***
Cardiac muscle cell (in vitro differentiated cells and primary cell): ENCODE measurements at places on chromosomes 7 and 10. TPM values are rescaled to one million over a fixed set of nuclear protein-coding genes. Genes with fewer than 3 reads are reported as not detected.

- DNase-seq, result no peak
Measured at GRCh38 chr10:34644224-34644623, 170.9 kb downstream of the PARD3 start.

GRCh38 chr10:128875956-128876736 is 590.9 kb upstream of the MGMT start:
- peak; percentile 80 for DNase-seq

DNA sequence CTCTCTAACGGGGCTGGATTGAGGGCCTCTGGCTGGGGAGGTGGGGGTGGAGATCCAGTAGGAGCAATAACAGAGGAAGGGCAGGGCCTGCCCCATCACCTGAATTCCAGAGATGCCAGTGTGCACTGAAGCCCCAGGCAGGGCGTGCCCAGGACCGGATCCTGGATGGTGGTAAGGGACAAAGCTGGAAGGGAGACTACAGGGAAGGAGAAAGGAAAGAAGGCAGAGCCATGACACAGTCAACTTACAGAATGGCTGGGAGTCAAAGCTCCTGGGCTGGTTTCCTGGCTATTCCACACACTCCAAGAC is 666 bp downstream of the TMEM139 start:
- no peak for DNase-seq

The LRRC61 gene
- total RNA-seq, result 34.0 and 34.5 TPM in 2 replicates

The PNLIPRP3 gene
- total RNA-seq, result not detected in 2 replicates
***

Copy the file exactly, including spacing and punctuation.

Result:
Cardiac muscle cell (in vitro differentiated cells and primary cell): ENCODE measurements at places on chromosomes 7 and 10. TPM values are rescaled to one million over a fixed set of nuclear protein-coding genes. Genes with fewer than 3 reads are reported as not detected.

- DNase-seq, result no peak
Measured at GRCh38 chr10:34644224-34644623, 170.9 kb downstream of the PARD3 start.

GRCh38 chr10:128875956-128876736 is 590.9 kb upstream of the MGMT start:
- peak; percentile 80 for DNase-seq

DNA sequence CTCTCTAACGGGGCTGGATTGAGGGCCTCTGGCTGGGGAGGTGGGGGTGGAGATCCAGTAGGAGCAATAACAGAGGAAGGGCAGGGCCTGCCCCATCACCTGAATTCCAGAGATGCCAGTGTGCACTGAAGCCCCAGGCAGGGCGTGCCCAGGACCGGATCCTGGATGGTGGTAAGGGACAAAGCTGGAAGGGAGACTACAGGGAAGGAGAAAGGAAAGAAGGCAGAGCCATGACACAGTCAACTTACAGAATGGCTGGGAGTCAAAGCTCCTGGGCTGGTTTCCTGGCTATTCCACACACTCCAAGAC is 666 bp downstream of the TMEM139 start:
- no peak for DNase-seq

The LRRC61 gene
- total RNA-seq, result 34.0 and 34.5 TPM in 2 replicates

The PNLIPRP3 gene
- total RNA-seq, result not detected in 2 replicates